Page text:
Coffee Knowledge Base

15 February 2024

Arabica coffee, what is it exactly?

Arabica coffee, what is it exactly?

Starting your exploration into the world of coffee involves understanding two primary players: Arabica and Robusta beans. These coffee varieties hold distinct characteristics that shape the coffee experience. In this blog we delve deeper into the Arabica profile.

Arabica coffee beans

Arabica is by far the most popular type of coffee and it makes up 70% of world sales. Arabica is actually the oldest coffee plant too. It is the original type of coffee from Abyssinia, and Arab traders brought it to the rest of the world. The first coffee bush on the planet was an arabica plant that developed in the wild in Ethiopia. That is why we often refer ‘wild-grown’ coffee from Ethiopia. And you can take ‘wild-grown’ literally – that is to say, these are not neatly planted shrubs.

The arabica plant is the oldest type of coffee bush we know and it grows at high altitude, on mountain plateaus or on volcanic slopes, up to an altitude of 1,000–2,000 metres. The days are mild and the nights cool there, with an average annual temperature of 15–25 °C. Arabica coffee is not easy to grow and a plantation requires a lot of finesse, monitoring and care. Growers often provide shade for their arabica plants, using other plants or crops such as banana or cacao trees. These help to keep the temperature around the plant as stable as possible, both during the day and at night.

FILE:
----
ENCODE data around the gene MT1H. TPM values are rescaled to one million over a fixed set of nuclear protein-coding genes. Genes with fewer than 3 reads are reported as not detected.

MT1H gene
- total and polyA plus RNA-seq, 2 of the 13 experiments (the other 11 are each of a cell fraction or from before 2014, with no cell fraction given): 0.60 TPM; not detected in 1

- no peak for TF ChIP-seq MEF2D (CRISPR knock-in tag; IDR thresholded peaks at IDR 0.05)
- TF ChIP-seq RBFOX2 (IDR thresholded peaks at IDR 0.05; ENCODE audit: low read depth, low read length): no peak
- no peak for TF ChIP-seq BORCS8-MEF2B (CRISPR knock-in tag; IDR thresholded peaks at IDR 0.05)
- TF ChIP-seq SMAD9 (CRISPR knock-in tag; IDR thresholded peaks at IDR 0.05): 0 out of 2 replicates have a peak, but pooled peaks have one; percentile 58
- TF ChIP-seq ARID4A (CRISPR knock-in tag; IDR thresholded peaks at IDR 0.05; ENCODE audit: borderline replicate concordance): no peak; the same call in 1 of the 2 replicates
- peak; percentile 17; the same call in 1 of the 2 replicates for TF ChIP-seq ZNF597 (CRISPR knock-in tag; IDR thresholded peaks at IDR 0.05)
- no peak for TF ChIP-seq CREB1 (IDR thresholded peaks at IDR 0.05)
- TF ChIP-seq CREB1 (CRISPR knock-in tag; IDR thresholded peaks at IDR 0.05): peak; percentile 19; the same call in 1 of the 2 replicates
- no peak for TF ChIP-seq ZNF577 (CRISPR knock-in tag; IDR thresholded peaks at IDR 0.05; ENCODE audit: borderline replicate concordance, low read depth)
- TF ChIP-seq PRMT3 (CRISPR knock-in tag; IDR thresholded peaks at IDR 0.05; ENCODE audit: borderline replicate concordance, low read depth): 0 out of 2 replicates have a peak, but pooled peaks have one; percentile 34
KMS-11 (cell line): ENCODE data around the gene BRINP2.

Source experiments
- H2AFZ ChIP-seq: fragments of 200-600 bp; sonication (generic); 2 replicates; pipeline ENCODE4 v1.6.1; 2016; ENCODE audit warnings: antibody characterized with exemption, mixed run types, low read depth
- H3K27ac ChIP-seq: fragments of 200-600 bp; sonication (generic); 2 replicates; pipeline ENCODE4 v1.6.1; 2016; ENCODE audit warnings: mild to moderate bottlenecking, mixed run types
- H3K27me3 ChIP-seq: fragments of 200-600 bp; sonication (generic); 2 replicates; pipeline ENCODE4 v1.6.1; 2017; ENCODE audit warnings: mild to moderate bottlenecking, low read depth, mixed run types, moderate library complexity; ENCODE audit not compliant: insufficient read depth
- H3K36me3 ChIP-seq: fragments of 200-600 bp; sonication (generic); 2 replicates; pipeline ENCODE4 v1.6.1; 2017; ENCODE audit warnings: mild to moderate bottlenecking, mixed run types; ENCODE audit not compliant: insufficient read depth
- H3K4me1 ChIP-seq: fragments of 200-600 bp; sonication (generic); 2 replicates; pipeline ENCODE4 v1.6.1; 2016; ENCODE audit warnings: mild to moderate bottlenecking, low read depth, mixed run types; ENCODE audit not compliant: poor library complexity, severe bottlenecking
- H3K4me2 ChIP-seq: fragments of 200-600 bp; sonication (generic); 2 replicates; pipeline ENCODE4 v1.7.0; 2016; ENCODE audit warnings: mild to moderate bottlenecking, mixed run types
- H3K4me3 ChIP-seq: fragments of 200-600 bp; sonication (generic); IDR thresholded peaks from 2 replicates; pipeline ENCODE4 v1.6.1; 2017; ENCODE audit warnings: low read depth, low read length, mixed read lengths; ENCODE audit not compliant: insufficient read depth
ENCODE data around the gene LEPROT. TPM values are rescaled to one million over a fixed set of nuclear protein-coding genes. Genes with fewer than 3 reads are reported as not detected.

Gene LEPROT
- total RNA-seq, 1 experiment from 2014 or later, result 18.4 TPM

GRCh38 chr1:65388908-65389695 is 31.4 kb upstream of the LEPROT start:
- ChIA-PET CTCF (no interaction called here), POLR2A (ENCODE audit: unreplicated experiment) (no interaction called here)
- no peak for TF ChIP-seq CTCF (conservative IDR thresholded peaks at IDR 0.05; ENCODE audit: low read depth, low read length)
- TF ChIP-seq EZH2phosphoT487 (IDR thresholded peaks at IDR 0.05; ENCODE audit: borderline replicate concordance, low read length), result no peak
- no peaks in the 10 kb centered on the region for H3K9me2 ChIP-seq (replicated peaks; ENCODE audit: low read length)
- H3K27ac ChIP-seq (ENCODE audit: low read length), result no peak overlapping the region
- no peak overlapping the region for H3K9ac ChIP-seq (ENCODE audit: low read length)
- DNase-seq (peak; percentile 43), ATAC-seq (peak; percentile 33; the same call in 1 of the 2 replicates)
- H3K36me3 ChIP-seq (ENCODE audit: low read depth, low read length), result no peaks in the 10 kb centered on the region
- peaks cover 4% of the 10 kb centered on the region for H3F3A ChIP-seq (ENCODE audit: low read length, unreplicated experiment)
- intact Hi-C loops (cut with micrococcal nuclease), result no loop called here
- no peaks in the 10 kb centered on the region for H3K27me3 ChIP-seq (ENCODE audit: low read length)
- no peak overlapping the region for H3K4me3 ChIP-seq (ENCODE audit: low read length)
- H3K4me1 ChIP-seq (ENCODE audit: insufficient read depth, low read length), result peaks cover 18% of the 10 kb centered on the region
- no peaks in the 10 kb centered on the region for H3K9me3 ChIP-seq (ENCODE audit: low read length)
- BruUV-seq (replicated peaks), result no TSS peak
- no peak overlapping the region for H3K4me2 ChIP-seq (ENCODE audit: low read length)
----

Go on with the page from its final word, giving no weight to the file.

About 4 kg of berries will produce 1 kg of green coffee beans and they must have had sufficient time to mature and to develop the fullest possible flavour. The higher the altitude of the plantation, the lower the temperature and the more time the coffee berries need to ripen. A berry that ripened at an altitude of 1,700 metres has a completely different taste from one that matured at 1,000 metres.

Arabica coffee is mainly grown in the tropics, in the equatorial regions between the Tropic of Cancer and the Tropic of Capricorn – mainly in Central and South America, in East Africa and in South East Asia – and its flavour varies greatly. Its many nuances of flavour make arabica the perfect type for the roaster to process. Arabica coffees include a great number of varieties, of which many are cross-bred. This means that there are now hundreds of varieties, and the number is still increasing. But other varieties are dying out. In our opinion, arabica coffee will never become boring. Read more about the coffee producing countries and there uique characteristics.

Arabica isn't the sole coffee bean type; there are others like robusta, liberica, and excelsa. Explore the robust profile of robusta, a coffee powerhouse representing 30% of global production. Additionally, discover the lesser-known varieties, liberica and excelsa. If you're intrigued by these diverse beans and curious about why liberica and excelsa are rare in your cup, check out our blog: 'Reveiling the coffee plant: from seedling to harvested berry'. If you would like to know more about the difference between arabica and robusta coffee beans you can read all  about it in our blog 'Arabica vs robusta coffee, what's the difference'.